The economy expanded an annualized real 1.5 percent in the April-June quarter, better than the initially reported 0.4 percent thanks to a boost in corporate capital investment, government data showed Friday.
Despite the improvement, the economy still grew at a slower pace than in the previous quarter amid the diminishing effects of fiscal stimulus, and government officials expressed caution about the future outlook.
“The direction that the economy is picking up has not changed,” Satoshi Arai, state minister for economic and fiscal policy, told a news conference. Finance Minister Yoshihiko Noda made similar remarks.
The growth in gross domestic product corresponds to an expansion of 0.4 percent from the previous quarter through March, revised upward from the earlier announced 0.1 percent rise, according to revised data from the Cabinet Office.
As for the outlook, however, Cabinet Office Parliamentary Secretary Keisuke Tsumura warned of risks such as the yen’s rise and the slowdown in the global economy.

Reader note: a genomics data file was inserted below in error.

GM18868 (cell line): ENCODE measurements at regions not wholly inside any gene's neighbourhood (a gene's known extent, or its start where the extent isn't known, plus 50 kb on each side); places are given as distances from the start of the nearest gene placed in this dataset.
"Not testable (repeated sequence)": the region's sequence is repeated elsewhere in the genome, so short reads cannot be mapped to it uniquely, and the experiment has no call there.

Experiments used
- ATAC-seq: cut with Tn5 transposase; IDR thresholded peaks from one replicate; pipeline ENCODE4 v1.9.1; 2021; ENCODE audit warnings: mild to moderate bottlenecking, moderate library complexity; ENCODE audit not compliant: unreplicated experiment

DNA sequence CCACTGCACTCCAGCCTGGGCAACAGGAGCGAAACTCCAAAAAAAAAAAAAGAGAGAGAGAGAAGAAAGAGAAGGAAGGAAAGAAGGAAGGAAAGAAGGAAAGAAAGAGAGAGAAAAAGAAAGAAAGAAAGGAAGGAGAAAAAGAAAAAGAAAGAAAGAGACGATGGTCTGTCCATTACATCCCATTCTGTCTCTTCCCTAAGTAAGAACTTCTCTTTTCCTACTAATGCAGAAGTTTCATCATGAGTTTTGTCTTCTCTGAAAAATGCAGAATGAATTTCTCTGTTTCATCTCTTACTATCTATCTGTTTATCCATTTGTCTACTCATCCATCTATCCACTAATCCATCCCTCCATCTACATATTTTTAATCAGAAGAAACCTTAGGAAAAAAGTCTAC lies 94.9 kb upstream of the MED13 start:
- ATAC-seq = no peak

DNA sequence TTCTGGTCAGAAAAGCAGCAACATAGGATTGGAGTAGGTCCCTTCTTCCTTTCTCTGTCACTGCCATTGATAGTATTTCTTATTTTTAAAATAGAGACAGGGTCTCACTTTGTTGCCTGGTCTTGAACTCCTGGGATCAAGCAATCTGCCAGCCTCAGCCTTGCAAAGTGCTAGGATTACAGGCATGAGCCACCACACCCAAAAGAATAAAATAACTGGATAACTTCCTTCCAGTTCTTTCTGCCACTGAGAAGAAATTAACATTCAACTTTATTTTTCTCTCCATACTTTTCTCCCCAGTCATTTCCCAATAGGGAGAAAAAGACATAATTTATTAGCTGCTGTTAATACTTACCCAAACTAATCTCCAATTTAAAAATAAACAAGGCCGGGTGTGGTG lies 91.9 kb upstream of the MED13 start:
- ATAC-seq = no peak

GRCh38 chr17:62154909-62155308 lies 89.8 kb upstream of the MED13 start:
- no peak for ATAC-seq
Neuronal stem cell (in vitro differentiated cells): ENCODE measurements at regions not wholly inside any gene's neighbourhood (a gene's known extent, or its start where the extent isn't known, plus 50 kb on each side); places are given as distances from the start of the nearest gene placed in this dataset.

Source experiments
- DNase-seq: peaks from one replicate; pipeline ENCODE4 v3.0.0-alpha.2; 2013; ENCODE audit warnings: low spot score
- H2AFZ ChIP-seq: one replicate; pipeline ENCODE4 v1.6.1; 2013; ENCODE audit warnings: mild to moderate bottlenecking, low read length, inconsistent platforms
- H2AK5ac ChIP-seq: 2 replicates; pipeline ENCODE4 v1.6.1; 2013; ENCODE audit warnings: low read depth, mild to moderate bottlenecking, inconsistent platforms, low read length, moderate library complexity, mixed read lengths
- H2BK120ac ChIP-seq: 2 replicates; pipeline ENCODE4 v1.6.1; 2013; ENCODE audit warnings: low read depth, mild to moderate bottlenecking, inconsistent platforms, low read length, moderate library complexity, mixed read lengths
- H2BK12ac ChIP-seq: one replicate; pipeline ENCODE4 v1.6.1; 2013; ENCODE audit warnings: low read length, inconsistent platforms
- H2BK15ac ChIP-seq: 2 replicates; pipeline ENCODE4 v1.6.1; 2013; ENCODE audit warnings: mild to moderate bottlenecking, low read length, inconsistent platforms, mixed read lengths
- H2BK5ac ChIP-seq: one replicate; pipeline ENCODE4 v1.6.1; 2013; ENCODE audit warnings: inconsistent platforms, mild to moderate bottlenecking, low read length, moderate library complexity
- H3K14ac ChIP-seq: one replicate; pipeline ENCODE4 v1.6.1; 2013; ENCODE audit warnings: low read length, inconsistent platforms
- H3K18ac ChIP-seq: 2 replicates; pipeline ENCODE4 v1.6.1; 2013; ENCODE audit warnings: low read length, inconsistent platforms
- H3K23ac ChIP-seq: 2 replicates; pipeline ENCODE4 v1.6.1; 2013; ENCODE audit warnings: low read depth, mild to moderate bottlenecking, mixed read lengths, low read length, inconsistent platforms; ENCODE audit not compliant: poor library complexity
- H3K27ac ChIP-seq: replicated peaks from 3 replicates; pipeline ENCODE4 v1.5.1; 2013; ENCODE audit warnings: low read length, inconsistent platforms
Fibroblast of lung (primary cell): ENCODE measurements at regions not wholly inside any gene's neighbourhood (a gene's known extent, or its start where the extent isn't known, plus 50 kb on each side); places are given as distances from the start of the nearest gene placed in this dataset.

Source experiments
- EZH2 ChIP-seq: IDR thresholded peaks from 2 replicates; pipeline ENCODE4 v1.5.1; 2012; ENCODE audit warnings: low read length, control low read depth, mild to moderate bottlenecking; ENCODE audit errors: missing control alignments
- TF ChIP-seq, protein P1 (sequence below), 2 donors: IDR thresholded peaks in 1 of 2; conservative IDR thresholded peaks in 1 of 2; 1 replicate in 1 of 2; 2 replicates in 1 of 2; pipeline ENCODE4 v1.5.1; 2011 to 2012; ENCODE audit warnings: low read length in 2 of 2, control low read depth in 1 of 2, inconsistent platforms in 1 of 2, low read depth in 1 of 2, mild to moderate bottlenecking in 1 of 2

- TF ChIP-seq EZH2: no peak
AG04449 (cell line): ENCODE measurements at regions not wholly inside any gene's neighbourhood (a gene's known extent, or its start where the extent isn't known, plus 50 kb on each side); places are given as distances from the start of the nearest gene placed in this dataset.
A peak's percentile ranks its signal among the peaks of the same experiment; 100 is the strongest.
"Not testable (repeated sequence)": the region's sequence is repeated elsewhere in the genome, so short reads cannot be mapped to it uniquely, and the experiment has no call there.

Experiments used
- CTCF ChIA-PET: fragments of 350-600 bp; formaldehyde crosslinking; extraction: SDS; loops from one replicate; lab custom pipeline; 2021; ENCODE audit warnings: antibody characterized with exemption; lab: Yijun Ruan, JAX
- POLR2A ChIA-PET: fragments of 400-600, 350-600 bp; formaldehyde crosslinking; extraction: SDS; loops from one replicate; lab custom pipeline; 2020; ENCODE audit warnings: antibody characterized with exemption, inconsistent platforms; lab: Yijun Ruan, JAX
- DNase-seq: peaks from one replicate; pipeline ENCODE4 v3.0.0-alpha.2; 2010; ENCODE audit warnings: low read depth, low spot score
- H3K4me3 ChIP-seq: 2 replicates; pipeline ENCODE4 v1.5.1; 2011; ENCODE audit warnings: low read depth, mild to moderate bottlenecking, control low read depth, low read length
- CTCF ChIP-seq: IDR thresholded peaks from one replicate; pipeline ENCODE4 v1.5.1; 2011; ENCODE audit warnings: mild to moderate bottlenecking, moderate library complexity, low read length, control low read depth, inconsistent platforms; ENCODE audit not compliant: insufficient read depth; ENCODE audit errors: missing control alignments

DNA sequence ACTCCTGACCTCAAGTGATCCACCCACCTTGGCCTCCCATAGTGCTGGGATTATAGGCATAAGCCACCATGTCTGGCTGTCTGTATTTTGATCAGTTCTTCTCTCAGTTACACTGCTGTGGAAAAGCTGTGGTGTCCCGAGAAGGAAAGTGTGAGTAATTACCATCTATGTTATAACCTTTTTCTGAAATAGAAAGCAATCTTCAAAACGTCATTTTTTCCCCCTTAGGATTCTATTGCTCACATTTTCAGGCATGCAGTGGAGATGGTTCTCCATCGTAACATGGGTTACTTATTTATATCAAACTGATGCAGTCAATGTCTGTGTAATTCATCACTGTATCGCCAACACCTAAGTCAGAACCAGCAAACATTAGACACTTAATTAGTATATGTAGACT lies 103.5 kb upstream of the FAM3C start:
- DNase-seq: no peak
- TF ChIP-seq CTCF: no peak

“The prospects do not allow optimism,” Tsumura said.
Capital spending was revised upward to 1.5 percent growth from the originally estimated 0.5 percent expansion. Private inventory, which pushed down the GDP by 0.2 percentage point in the initial estimate, was also revised upward to a negative contribution of 0.1 point.
Tsumura said he can evaluate the expansion of capital spending that continued for three straight quarters as a “move toward a self-sustaining recovery.”
Some economists predicted that GDP for three months through September will maintain positive growth partly because consumer spending is likely to get a boost toward the end of this month from last-minute demand for a government subsidy program to encourage purchases of environmentally friendly vehicles.
But with car sales expected to drop once the surge ends and with exports likely to grow at a sluggish pace amid the expected slowdown of the U.S., Chinese and other economies, Yasuo Yamamoto, an economist at the Mizuho Research Institute, said October-December GDP will likely turn into negative growth.
According to the Cabinet Office, external demand contributed 0.3 percentage point to GDP growth, unchanged from the initial report, while the contribution of domestic demand came in at 0.04 percent, up from the 0.2 percent negative contribution.
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